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The Ice Cream Truck

I’m in my 30s now, and while I’m not that old yet, I feel like I’ve been had the financial journey so far. I won’t be able to share it all one post, so you’ll just have to come back and hear it in pieces.

To start, I’ll share my first experience with money: paying for snacks from the neighborhood ice cream truck.

I grew up in Oxnard, California, where a lot of Mexicans immigrated to work in the farm industry. So I had a lot of Mexican neighbors and classmates and grew up with their culture, particularly their food and music. I also developed a love for their ice cream trucks, a few of which made circuits in my neighborhood or near my schools.

I, of course, had my favorite ice cream truck, the only female-led one by a wonderful lady named Toshiro. She made the best pepino!

To this day, I cannot replicate the thick goodness of her chili/lemon mixture. I would lick that styrofoam cup clean once I finished eating the fresh, perfectly thick cucumber slices. I’d first use the toothpick to gather the residual chili flakes from the sides, then finish it off with my tongue. SO GOOD.

pepino v2

It was one of the more expensive items on her menu, so it would be a treat when I could afford it. I would ask my parents for their spare change any chance I got, then turn around and spend it on the ice cream truck after school. So this habit of getting money then spending it was one of the early money habits that I developed. I had no concept of saving money at that point, because why? I could just buy pepino each time I amassed a full dollar!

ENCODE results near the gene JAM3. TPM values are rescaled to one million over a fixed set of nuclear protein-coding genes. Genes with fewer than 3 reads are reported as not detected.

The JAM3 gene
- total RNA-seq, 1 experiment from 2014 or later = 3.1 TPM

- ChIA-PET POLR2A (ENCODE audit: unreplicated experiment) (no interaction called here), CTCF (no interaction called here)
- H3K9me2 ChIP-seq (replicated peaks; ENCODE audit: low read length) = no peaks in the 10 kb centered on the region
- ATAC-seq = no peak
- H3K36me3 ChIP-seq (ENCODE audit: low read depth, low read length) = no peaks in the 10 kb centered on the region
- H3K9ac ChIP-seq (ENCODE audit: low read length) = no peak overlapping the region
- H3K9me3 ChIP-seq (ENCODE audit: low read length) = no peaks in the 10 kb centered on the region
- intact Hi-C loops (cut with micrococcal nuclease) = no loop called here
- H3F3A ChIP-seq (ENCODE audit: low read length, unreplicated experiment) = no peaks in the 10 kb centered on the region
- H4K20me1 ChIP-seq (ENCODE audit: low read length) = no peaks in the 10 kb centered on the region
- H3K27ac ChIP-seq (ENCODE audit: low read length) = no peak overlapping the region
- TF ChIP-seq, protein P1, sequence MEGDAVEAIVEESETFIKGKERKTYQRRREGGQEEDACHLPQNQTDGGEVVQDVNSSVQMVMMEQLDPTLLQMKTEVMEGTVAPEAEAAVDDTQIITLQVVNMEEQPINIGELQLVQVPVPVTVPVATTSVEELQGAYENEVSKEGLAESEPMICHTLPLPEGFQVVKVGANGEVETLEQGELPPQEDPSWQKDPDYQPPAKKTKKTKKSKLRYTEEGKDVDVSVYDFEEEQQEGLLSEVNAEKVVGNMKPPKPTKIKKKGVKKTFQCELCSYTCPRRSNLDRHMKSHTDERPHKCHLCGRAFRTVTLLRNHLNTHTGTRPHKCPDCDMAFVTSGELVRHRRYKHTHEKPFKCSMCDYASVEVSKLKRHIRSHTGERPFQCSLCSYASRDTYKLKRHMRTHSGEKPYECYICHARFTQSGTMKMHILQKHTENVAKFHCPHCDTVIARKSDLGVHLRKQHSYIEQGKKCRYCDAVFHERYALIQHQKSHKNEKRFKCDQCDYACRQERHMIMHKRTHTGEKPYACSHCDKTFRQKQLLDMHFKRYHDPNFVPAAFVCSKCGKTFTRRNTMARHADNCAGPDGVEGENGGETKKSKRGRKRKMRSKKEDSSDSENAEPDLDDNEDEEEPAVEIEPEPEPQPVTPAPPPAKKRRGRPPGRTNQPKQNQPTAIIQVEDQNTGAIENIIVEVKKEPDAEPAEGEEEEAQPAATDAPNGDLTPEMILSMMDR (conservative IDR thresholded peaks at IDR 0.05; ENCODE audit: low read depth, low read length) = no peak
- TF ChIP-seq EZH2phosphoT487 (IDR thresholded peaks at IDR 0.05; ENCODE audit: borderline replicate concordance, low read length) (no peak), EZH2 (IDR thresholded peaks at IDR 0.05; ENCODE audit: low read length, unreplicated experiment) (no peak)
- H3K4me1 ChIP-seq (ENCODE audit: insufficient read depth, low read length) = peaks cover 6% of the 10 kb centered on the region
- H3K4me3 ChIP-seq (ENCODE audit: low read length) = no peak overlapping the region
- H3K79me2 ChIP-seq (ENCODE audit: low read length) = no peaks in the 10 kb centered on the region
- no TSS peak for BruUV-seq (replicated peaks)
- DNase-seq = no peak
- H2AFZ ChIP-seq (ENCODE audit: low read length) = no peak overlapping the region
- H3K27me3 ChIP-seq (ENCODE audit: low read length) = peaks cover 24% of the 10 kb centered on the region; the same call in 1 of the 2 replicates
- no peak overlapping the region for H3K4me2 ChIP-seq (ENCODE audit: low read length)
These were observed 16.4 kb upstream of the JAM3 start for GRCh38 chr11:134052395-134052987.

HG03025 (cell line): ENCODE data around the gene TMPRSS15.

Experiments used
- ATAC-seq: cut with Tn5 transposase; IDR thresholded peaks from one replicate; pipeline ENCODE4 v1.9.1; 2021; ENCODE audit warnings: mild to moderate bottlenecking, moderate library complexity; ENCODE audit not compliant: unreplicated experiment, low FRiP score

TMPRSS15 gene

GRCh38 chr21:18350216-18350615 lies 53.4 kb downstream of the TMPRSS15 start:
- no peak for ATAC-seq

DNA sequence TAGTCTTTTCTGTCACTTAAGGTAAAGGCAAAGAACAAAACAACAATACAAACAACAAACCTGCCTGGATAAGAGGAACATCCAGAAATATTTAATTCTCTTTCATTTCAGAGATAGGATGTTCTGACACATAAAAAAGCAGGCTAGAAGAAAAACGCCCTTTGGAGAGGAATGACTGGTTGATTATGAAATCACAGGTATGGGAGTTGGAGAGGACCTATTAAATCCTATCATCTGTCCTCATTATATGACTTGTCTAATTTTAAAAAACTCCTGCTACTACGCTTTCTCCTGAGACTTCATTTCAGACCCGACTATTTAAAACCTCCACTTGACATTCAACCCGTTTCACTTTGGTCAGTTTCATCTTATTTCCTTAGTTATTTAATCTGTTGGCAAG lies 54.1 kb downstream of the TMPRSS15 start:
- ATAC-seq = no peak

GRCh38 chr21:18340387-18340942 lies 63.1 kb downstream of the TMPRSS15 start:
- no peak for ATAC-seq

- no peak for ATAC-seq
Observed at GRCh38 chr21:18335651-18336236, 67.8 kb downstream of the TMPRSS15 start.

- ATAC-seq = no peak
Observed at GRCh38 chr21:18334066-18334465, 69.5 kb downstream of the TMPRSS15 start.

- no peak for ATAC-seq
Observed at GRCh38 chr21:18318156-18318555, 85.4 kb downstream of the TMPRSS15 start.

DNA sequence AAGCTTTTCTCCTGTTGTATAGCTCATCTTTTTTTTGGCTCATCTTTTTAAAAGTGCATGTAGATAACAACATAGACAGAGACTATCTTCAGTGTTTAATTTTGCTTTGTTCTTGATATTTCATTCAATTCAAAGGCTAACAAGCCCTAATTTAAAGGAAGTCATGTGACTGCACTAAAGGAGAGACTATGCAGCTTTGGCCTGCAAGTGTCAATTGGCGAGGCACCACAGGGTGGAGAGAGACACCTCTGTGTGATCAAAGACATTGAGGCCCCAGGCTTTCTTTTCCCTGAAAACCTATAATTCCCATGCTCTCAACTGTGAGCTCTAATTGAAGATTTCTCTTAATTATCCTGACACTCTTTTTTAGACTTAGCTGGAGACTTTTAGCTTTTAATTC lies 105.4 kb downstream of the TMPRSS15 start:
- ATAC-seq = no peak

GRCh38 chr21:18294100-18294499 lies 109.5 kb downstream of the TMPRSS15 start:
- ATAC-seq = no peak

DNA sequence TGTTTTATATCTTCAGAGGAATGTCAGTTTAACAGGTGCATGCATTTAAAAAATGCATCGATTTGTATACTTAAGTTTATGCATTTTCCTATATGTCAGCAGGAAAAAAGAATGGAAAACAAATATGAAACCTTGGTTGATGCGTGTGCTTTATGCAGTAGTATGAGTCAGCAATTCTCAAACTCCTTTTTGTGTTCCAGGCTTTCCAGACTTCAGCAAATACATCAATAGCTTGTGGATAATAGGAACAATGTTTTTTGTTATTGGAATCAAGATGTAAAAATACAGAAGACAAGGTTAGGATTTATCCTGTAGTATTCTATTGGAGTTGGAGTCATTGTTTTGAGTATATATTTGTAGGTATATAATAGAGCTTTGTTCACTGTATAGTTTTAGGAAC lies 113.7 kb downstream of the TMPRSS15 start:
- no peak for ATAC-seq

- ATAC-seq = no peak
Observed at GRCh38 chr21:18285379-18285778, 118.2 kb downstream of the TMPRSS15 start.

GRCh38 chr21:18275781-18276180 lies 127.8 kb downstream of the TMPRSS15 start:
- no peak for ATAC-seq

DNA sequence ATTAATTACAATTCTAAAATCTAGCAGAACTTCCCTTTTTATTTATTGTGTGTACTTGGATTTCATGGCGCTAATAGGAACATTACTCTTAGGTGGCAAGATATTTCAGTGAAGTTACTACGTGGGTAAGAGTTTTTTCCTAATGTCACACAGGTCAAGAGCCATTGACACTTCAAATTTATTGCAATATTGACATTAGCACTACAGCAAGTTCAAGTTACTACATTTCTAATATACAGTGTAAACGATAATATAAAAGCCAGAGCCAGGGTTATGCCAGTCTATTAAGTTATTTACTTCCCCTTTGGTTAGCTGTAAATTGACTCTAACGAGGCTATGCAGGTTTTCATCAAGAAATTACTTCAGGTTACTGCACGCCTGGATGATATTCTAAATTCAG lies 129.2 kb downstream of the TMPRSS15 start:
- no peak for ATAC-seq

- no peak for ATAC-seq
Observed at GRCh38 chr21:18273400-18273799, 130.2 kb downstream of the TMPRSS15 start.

Well, as you can guess, that habit didn’t serve me well when I got my first job in high school as a seasonal worker at Gap at the Camarillo Outlets. My paycheck would be gone in just a few days, transformed into some clothes or lunch from the food court.

This habit followed me into college, when I had access to cash thanks to my student loans. In hindsight, I could have borrowed way less in student loans if I knew how to budget my money well. But how could I know? My public education didn’t equip me with financial literacy skills, nor did my parents know the skill themselves well enough to pass it on to me. So I struggled for a long time to figure out how budgeting could help me control my spending.

Now, I know! These days, when the ice cream truck comes around my neighborhood, I can sleep soundly knowing I can more than afford that pepino.